Franco: There’s this [thinking] among homeowners, that ‘if I sell my house, I’m gonna be able to get a million dollars or a million and a half,’ and that sounds really great. But I think it’s really important for New Yorkers to have the larger picture: housing is extremely unaffordable. What happens next? Where do you go next? Are you going to be a tenant or are you going to sell your property to then get yourself into another property and into a larger debt?

Because what we’re seeing is that a lot of folks who fell into this idea of selling their property are finding themselves really with nowhere to go. They’re back in square zero, trying to find or purchase something else and can no longer afford it because that money is gone really fast and property values are very high.

Epicenter: What are good resources for homeowners accosted by LLCs and lawyers about selling their house? 

Franco: The Center for NYC Neighborhoods is a really good community organization that brings out good resources to small homeowners and really anyone who’s looking for housing support. Cypress Hills LDC also has a homeowners help desk. I would also suggest NHS Brooklyn

Also, as a result of all this real estate speculation, the Coalition has worked with Senator Salazar to create a cease-and-desist zone [that covers parts of Cypress Hills and East New York, “to protect individuals from unwanted, intense and repeated solicitations.” What it does is allow homeowners who are in the zone to register in a no-solicitation list, and if a realtor or a developer reaches out to a homeowner who does not want to be solicited, the homeowner can actually follow up with the state of New York and make a formal complaint. And in that case, the state of New York would do an investigation and fine the realty company [which could result in loss of real estate licenses].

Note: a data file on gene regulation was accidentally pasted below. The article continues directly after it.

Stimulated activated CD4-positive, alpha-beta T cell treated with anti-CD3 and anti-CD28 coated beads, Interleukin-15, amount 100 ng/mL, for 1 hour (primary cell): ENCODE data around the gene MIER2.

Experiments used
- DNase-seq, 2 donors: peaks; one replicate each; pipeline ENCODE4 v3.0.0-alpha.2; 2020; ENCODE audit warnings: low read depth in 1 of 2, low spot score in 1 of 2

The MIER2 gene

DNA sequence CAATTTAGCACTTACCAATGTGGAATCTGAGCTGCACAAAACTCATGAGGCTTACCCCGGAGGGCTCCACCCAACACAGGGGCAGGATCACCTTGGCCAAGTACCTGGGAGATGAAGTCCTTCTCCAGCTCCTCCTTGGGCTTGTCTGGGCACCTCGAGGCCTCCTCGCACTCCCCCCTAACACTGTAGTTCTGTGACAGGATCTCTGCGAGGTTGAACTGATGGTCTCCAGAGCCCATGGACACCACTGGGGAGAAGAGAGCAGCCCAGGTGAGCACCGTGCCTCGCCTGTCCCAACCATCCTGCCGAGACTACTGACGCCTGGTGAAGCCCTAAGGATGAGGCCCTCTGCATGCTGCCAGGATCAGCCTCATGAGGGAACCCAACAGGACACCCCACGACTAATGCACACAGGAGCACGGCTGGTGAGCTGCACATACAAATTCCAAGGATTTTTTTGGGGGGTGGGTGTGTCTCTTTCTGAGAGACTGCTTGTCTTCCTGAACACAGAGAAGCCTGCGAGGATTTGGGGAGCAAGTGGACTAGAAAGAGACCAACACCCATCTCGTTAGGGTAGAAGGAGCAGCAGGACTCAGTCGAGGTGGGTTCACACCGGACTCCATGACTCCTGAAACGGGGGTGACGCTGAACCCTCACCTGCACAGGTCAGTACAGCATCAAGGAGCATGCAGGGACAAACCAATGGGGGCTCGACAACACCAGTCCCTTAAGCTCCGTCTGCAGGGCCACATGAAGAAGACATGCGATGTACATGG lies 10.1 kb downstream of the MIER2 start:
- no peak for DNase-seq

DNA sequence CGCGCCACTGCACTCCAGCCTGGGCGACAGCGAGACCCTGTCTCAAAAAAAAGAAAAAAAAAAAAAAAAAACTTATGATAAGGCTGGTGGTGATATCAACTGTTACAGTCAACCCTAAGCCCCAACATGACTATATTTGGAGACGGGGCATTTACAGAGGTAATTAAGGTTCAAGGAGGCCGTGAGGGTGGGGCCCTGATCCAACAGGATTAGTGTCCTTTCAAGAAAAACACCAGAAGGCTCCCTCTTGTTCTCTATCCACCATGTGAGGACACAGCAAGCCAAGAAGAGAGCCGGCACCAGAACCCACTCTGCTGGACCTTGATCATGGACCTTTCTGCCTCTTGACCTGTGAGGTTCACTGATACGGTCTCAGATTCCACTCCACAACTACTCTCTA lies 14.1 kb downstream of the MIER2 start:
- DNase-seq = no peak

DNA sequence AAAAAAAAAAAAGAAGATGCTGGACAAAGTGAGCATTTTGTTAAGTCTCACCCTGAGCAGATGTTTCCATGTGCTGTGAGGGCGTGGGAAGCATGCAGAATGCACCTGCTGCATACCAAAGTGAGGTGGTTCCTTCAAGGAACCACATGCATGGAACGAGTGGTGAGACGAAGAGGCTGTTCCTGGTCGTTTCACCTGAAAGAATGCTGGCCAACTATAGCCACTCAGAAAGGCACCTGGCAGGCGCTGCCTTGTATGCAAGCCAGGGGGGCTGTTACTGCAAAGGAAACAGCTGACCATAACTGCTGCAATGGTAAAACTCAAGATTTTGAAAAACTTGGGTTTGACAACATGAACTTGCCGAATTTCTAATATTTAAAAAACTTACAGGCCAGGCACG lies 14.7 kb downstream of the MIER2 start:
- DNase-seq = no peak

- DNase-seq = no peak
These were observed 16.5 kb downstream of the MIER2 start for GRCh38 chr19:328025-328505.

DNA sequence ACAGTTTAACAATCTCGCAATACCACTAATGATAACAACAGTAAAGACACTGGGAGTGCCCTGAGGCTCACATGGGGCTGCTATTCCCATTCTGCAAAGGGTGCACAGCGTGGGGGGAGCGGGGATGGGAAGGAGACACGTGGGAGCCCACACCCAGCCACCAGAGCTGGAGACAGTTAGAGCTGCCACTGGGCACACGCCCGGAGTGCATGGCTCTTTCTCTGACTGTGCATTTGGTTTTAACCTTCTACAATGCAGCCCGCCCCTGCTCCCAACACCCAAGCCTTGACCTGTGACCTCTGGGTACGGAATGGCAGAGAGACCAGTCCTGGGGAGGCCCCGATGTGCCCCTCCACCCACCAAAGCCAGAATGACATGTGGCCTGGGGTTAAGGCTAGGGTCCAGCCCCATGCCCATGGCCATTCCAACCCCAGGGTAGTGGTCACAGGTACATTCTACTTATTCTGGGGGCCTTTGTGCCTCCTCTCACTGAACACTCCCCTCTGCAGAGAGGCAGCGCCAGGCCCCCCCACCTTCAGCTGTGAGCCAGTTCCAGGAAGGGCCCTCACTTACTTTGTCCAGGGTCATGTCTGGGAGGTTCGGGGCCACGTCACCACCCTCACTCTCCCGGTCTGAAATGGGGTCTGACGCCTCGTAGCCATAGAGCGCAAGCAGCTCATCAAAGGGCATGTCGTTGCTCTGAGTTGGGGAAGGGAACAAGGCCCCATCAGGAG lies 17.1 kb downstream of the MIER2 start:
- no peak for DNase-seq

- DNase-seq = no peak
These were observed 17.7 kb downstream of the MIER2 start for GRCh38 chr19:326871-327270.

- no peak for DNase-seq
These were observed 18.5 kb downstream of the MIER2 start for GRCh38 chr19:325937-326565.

Epicenter: This currently only applies to that particular area in Brooklyn, right?

Franco: Correct. Though I do think it should be extended to all of Brooklyn and even all of New York City. Some of the practices that we’ve seen in terms of the speculation and the harassment are really just absurd and disgusting. We need more protections like cease-and-desist zones, and this bill can certainly be one of those solutions but clearly there’s a lot of more work to do. 

Other ways to protect yourself and your community:

Epicenter also spoke with Maliha Jahangiri of the Cypress Hills LDC about other ways for homeowners to protect themselves from harassment and their communities from home-flipping. Here are a few of her tips:

  • Educate yourself about the issue firsthand 

Join the Coalition for Community Advancement on a neighborhood walking tour on Saturday, Feb. 3 at 11 a.m. focused on toxic flipping 

Meeting spot: Jamaica Ave and 153rd Street, SE Corner of Rufus King Park (RSVP Required)

RSVP here: malihaj@cypresshills.org; (646) 783-9130

Meeting spot: Elton St and Jamaica Ave

To help make signs: 9 a.m. at 2966 Fulton St

  • Contact your state elected official, state senator and assembly member and ask them to support the “End Toxic Home Flipping Act.” 
  • Push for an opt-out option on the existing cease-and-desist zone: advocate making them opt-out instead of opt-in, because “right now homeowners have to opt into the system, into not having to deal with speculators”
  • Contact brokers or actual real estate agents if you’re a homeowner and are considering selling: 

“A lot of these predatory speculators will make all-cash offers, but they’re often lowballing. Go through the entire process with a known or vetted realtor or real estate agent.”